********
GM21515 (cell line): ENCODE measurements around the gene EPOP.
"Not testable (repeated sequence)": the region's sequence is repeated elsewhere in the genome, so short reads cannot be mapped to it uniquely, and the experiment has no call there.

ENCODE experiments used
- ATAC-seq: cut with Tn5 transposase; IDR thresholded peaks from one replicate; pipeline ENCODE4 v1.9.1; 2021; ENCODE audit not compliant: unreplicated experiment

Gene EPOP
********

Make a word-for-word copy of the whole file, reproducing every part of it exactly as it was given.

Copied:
GM21515 (cell line): ENCODE measurements around the gene EPOP.
"Not testable (repeated sequence)": the region's sequence is repeated elsewhere in the genome, so short reads cannot be mapped to it uniquely, and the experiment has no call there.

ENCODE experiments used
- ATAC-seq: cut with Tn5 transposase; IDR thresholded peaks from one replicate; pipeline ENCODE4 v1.9.1; 2021; ENCODE audit not compliant: unreplicated experiment

Gene EPOP